De Panne, Belgium is the location of our hotel, just over the border from Dunkerque. Ditto on the beach huts crowding the beach. But we must say, it was very crowded, with both children and adults enjoying the boardwalk area, eating, walking, and biking. We can just imagine it in another month, in the middle of summer, bursting at its seams.

We visited these three cities yesterday. Today we are taking a break, resting and reading in our hotel room. We try not to treat our travels as a vacation, where every single thing needs to be seen (there will be other years, after all), but as our life. Lying here on the bed and sitting in the chair, with the window open, we are feeling the breeze and listening to various birds cooing a hundred times in a row. It is nice. We have a view of trees and gardens, and there is no traffic noise. And Mike just “put the kettle on” for some afternoon tea. Heaven!

Dunkirk’s beach was very inviting. This is the reason people come here.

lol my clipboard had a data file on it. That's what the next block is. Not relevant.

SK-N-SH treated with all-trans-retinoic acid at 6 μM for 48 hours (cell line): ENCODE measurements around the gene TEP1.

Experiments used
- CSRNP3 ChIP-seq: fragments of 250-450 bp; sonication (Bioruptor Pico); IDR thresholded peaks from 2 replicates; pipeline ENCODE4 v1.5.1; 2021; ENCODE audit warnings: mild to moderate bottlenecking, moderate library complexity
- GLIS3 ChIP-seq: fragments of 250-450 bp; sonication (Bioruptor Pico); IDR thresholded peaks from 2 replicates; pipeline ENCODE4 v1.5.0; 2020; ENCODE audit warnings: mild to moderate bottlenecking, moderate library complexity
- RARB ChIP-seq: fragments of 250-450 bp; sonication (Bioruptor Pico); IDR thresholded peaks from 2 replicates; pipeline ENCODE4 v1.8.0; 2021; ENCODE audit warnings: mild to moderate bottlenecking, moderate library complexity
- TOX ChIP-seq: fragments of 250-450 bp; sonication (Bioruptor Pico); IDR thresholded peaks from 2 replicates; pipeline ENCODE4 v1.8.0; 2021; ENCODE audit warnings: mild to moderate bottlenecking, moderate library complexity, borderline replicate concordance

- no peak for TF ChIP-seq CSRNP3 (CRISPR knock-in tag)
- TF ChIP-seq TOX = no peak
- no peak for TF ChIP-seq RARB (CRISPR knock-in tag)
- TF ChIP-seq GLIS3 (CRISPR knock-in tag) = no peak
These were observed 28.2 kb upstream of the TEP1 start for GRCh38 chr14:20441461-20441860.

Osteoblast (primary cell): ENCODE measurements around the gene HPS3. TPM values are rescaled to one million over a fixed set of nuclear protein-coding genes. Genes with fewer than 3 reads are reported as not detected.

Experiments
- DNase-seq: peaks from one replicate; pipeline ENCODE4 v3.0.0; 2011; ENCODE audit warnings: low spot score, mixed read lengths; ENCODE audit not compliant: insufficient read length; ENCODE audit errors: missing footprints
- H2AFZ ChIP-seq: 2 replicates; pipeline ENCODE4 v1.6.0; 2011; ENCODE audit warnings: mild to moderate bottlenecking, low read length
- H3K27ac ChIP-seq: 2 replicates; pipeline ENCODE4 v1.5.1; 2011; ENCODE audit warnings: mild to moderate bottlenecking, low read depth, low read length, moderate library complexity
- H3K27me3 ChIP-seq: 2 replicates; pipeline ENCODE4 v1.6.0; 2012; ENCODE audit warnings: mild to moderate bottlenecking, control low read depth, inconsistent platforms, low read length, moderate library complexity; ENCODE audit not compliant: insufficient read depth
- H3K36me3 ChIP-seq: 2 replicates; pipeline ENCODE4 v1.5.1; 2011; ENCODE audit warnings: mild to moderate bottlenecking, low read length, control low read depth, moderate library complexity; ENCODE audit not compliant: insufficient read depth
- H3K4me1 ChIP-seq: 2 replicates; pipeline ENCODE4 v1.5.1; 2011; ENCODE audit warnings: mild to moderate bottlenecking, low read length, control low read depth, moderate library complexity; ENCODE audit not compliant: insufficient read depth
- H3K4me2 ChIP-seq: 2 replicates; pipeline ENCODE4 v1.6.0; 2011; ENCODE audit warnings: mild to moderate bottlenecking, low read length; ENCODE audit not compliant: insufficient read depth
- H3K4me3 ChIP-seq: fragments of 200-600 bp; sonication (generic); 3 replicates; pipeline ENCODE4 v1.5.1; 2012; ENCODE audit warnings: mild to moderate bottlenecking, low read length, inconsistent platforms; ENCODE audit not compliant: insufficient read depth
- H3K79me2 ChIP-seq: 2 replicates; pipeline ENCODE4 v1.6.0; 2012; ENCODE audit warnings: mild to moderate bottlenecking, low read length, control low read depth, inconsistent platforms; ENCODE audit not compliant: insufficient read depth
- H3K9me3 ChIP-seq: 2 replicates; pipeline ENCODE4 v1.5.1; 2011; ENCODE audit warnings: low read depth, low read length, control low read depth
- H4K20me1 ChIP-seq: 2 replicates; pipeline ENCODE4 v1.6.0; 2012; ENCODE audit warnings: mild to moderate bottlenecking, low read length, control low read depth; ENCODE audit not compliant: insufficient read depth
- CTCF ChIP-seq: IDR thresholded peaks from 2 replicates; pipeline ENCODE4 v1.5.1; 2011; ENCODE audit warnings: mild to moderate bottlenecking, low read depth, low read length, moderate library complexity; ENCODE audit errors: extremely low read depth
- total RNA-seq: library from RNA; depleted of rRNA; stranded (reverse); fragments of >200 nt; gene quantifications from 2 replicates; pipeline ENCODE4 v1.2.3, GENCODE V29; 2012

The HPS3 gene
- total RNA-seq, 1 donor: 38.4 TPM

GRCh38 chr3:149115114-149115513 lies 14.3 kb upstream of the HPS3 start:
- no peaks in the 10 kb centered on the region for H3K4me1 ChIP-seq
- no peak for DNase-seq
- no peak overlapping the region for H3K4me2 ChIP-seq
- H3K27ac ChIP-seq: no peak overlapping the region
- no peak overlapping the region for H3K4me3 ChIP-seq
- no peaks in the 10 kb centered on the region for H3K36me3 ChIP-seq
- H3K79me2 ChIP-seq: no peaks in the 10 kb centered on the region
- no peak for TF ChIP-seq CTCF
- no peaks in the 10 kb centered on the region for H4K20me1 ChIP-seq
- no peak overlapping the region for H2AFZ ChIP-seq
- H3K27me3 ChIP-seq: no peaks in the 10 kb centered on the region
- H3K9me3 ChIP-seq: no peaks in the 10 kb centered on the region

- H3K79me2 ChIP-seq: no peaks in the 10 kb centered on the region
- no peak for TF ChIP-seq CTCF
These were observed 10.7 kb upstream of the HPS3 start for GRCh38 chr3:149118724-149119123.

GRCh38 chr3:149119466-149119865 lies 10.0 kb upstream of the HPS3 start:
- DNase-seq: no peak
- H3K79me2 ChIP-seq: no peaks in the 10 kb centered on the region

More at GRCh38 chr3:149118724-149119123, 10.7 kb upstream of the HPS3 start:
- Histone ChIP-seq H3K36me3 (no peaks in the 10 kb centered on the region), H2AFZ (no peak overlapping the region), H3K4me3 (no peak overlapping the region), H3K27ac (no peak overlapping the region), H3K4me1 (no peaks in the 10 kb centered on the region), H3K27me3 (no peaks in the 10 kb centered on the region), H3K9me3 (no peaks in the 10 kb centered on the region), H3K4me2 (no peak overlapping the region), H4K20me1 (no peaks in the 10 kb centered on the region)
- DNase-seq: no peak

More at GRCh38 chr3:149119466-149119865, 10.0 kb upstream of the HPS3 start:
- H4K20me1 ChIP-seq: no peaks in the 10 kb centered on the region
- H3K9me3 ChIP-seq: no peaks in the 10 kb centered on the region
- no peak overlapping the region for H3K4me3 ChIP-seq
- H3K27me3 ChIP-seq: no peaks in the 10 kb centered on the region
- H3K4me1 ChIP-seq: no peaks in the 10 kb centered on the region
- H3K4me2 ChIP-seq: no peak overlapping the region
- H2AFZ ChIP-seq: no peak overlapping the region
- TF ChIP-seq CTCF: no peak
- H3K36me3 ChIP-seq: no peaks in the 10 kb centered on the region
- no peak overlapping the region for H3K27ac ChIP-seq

There was a basketball competition in this area of the beach. We saw several boys with Lakers shirts!
After the basketball court area was the children’s playground – you can see that the giant slide is a castle.
Not intentionally, we captured a photo of Bikini Beach with a woman in a full burqa walking by.
Malo Les Bains, one of the WWII embarkation beaches in 1940. Today it is a part of Dunkirk, and is just for leisure and sunbathing.
The older residential buildings have a Dutch character.
The ice cream store: ice cream not in FLAVORS, but COLORS!
This Victorian beauty is right on the beach.
On to Calais! This is their very impressive Town Hall, only dating to 1925 but looking much older.
Rodin’s sculpture, The Burghers of Calais, dating to 1895. During the Hundred Years War, Edward III demanded that six leading citizens of Calais were to leave the besieged city with ropes around their necks, and he sentenced them to execution by beheading. In this sculpture, they are unaware that their lives will be spared through the intercession of Edward’s wife, Philippa.
A Balloon Street! How fun!